Mother Earth a Ghost?

By Jheri St. James

Vanuatu Island

Vanuatu is an island nation located in the South Pacific Ocean. Of volcanic origin, this archipelago consists of approximately 82 relatively small, geologically newer islands (65 of them inhabited), about 1,090 miles east of northern Australia, 310 miles northeast of New Caledonia, west of Fiji, and southeast of the Solomon Islands near New Guinea. The distance is about 800 miles from north to southernmost islands.

For nearly 400 years after a Spanish expedition arrived and named Espiritu Santo (Holy Spirit) for Spain in 1605, Vanuatu was ruled and managed by Europeans—Spain, France and the United Kingdom—under the name the New Hebrides. In the 1970’s an independence movement arose, featuring a mythical messianic figure named John Frum, promising Melanesian deliverance. In 1980, amidst the brief Coconut War, the Republic of Vanuatu was founded: Vanua – home, and tu – stand, indicating the independent status of the new nation.


Provinces in Vanuatu Islands

Provinces in Vanuatu Islands

From largest to smallest, islands are named: Espiritu Santo, Malakula, Efate, Erromango, Ambrym, Tanns, Pentecost, Epi, Embae or Aoba, Vanua Lava, Gaua, Maewo, Malo and Anatom or Aneityum. Largest towns are the capital Port Vila on Efate, and Luganville on Espiritu Santo. The highest point is Mt. Tabwemasana on Espiritu Santo.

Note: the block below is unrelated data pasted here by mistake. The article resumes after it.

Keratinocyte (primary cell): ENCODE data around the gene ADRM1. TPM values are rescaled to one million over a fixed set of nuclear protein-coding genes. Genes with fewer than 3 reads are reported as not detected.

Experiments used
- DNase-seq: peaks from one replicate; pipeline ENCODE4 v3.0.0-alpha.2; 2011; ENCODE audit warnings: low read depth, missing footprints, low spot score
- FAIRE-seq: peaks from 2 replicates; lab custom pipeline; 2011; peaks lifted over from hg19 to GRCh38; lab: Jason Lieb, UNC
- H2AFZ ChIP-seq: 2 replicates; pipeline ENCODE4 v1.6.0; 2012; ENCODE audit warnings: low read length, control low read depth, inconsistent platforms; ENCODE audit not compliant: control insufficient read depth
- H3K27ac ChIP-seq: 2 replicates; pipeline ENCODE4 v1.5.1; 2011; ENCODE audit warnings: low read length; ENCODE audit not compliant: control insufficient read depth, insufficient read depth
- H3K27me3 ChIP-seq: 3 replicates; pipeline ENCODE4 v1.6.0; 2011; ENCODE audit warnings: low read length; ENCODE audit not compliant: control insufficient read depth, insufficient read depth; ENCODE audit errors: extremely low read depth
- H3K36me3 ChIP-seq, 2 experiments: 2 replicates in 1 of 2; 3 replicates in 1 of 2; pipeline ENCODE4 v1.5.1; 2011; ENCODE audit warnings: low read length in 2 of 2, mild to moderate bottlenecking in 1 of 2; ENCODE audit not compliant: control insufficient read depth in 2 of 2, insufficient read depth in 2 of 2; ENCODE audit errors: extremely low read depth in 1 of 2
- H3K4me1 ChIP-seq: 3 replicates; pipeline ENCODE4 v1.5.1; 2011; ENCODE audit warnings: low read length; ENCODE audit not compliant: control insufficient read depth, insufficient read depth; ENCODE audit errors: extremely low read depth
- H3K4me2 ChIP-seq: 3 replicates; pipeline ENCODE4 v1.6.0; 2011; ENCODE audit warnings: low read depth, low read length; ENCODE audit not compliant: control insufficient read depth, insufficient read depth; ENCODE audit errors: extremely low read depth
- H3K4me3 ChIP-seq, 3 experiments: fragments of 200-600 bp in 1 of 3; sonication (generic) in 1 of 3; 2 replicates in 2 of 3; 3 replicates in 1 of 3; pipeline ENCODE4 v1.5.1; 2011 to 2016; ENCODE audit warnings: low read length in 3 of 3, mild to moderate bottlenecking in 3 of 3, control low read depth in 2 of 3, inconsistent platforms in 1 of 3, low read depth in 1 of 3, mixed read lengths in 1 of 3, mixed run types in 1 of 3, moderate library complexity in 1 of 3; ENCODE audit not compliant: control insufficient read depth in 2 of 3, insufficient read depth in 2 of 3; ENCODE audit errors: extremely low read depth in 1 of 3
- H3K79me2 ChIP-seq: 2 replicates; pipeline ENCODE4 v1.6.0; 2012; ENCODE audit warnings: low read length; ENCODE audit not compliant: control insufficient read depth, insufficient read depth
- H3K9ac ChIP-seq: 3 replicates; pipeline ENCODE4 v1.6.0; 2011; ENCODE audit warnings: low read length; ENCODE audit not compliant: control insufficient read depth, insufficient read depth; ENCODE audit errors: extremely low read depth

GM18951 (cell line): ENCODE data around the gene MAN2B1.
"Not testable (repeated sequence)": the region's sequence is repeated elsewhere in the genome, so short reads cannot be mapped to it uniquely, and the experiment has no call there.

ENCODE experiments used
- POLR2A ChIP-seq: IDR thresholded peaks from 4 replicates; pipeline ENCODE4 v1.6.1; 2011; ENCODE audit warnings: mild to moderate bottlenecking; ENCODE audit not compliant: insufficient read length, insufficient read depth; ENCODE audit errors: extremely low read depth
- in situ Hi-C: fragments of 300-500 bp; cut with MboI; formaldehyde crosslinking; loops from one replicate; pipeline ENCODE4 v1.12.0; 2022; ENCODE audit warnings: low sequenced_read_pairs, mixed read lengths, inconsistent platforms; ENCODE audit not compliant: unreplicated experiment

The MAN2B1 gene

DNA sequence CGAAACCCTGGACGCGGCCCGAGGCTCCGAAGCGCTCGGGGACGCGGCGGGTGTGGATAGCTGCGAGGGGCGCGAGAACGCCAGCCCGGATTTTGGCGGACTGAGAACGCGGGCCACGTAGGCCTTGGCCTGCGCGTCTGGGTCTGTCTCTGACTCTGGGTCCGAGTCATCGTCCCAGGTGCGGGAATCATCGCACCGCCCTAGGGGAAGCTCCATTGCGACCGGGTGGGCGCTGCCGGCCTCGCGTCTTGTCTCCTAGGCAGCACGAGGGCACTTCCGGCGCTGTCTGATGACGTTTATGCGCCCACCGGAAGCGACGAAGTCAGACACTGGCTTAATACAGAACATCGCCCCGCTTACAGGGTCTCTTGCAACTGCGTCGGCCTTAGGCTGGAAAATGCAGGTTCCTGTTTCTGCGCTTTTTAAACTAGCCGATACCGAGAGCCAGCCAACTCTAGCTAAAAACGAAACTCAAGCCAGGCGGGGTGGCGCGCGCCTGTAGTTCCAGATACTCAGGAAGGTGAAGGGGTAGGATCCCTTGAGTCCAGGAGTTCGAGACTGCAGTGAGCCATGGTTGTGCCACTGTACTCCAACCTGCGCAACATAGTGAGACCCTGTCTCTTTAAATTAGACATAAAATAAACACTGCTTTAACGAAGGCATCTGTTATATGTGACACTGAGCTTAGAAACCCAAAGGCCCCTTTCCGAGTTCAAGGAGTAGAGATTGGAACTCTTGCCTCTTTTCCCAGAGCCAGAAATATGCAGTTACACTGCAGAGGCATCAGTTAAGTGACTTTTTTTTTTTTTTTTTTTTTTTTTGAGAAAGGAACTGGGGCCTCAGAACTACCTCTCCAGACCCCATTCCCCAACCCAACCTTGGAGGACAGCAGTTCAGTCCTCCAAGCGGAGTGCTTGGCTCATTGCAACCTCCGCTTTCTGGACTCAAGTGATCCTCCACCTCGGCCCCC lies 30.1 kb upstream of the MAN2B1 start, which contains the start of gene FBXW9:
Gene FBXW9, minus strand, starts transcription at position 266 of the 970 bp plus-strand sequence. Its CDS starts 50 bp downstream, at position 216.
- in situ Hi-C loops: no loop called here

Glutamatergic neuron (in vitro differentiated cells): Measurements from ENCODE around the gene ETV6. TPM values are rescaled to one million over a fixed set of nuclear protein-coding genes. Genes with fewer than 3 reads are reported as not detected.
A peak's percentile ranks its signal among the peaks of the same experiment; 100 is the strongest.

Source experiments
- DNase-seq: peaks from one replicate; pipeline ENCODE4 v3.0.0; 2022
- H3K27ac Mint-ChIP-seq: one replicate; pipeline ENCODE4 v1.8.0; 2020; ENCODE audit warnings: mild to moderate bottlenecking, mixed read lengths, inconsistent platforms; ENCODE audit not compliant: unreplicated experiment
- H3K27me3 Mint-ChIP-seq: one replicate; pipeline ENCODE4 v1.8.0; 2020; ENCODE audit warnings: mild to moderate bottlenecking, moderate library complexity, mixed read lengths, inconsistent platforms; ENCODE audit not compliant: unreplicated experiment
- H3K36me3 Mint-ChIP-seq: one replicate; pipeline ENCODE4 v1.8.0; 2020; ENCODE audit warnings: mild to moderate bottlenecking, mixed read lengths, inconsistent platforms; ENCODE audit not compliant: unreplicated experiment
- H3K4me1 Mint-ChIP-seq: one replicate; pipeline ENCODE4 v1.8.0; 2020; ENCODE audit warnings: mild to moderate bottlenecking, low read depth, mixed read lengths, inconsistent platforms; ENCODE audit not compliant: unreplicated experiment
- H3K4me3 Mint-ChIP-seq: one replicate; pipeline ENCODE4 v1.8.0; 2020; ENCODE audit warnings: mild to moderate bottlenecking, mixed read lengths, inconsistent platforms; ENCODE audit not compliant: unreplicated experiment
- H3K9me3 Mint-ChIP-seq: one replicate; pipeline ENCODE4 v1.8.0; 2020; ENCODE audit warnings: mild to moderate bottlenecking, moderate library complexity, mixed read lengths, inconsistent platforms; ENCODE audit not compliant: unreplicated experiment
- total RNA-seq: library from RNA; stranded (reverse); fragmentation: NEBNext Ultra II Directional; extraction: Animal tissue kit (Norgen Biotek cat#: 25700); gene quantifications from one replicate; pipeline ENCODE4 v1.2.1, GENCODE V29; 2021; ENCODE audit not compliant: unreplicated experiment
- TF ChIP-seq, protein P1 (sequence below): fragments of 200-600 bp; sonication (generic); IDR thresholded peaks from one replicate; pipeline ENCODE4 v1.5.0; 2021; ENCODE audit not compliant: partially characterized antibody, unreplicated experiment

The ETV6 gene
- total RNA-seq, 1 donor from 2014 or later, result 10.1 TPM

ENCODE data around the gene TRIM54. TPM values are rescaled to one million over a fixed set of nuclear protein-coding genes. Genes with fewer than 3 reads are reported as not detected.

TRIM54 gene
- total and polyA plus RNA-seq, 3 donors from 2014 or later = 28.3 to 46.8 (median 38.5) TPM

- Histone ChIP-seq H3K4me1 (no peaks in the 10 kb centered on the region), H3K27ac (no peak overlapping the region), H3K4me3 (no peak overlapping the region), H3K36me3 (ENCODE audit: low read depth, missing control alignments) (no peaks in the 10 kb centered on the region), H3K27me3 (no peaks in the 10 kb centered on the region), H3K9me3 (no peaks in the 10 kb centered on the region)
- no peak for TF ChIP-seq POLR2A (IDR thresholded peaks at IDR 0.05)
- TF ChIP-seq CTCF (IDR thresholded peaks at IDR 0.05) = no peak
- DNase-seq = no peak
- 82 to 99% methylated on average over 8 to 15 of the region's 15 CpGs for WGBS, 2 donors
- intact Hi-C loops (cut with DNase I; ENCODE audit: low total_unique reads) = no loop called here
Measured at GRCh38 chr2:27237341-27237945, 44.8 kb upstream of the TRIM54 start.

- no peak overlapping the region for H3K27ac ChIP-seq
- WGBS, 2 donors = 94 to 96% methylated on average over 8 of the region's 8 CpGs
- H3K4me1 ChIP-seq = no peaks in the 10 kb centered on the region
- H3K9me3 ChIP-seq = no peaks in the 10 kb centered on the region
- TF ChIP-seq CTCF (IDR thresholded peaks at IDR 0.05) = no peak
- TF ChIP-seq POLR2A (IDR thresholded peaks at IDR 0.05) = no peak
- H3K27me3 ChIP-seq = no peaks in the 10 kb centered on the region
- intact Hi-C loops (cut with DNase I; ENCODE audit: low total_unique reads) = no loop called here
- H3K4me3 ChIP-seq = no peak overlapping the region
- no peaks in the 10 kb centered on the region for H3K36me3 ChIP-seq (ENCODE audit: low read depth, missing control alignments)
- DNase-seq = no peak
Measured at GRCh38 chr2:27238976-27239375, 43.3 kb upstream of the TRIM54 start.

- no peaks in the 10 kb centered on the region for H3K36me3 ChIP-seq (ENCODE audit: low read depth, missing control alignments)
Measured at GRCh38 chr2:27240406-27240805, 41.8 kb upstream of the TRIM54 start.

There are several active volcanos in Vanuatu—Lopevi above ground, and several under water. Vanuatu is recognized as a distinct terrestrial ecoregion known as the Vanuatu rain forests, part of the Australasia ecozone, which includes New Caledonia, Solomon Islands, Australia, New Guinea, and New Zealand. What this often means is that Vanuatu is fresh, new soil being made by the Great Mother.





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Volcanic Cinder Plain at Mt. Yasur on Tanna Island

(Volcanic Cinder Plain at Mt. Yasur on Tanna Island)

Despite its tropical forests, Vanuatu has a limited number of plant and animal species; no indigenous large mammals. The 19 species of native reptiles include the flowerpot snake, found only on Efate. There are 11 species of bats (3 unique to Vanuatu) and 61 species of land and water birds. The region is rich in sea life with more than 4,000 species of marine mollusks.

Stream on Efate Island

Stream on Efate Island


Wooden Vanuatu Slit Drums

Picture of wooden Vanuatu slit
drums at a museum in Vanuatu.